Angus Trim and Christian Fletcher AT1520 Langeschwert
A hands-on review by James Byrnes
The longsword: The ubiquitous symbol of the middle ages is enjoying a modern day renaissance, due in large part to the convergence of two diverse factors. First, the rediscovery and interpretation of 15th Century Fechtbuch (fight books) has shed light on the immense power and grace with which this weapon was wielded by the warriors of the middle ages and renaissance, and the growing number of practitioners of these "western martial arts" are a testament to this weapons popularity and symbolism. Secondly, the immense popularity of The Lord of the Rings trilogy, and the realistic approach taken by Peter Lyon in making the sword props for the movie has finally portrayed the European longsword in a positive light. One can only hope this trend continues and that Hollywood stops perpetuating the myth of the 30 pound crowbar wielded by untrained thugs.
The AT1520 is an Oakeshott type XVIIIb. Possessing a flattened diamond cross-section with a gentle profile taper, the sword is designed as a compromise between thrusting and cutting. Blades of this profile are seen in the Iron Age LaTene culture and were also used in both the Roman Gladii and Spatha. Altogether, the flattened diamond cross-section is present in swords for roughly two thousand years: Not a bad life cycle for any design!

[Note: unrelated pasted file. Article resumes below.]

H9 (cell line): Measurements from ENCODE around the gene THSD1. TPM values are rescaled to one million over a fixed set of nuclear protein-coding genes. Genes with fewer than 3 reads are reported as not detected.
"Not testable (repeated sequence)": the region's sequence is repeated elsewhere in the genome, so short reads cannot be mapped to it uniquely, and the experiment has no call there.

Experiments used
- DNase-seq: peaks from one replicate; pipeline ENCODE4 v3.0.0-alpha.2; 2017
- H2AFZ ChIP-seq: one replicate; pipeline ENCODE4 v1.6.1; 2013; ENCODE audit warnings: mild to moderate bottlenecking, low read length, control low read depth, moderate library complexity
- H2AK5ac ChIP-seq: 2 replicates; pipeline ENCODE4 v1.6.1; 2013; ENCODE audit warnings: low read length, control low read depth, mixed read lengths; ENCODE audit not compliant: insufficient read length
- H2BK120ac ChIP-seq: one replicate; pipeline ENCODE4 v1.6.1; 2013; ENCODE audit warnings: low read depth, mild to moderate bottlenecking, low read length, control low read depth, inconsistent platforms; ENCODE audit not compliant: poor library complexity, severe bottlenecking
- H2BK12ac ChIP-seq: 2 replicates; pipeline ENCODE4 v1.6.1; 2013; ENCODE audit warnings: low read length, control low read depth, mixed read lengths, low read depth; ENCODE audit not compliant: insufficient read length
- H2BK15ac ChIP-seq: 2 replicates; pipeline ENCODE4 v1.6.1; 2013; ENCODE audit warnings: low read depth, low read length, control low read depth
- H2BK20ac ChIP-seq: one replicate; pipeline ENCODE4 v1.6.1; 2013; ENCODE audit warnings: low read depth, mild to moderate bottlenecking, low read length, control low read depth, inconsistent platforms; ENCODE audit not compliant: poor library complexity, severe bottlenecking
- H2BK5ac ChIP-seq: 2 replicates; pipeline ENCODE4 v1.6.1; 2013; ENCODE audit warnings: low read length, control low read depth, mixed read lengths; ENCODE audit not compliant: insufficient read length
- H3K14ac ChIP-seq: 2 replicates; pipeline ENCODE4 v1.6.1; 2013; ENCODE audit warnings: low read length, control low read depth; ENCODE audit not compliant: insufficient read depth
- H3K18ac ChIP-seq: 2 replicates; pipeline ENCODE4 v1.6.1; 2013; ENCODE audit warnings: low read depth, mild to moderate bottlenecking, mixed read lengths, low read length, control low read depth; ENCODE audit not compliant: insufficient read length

This type XVIII would have been commonplace from roughly 1400-1600 AD, across the breadth of Europe. It is a large war sword, perfect as a side arm for the Knight or man-at-arms. Very similar to many examples illustrated in various fechtbuch of the day, this weapon also enjoyed a large following amongst the middle class of the late middle ages. In Germany, whole schools of fence were developed around the longsword. Interestingly, the middle class citizens made up a large majority of these fencers. The marxbruder is an especially well known society due to the prolific wood cut's of Albrecht Dürer (see Billl Grandy's excellent Arms & Armor Dürer Sword Review for more on this wonderful artist and fencer). That then is the background with which I had this sword created. Taking stylistic cues from several pieces attributed to Germanic/Austrian province, I attempted to have the "Archetypical" langeschwert (longsword) made. I must say, I am extremely pleased with the end result.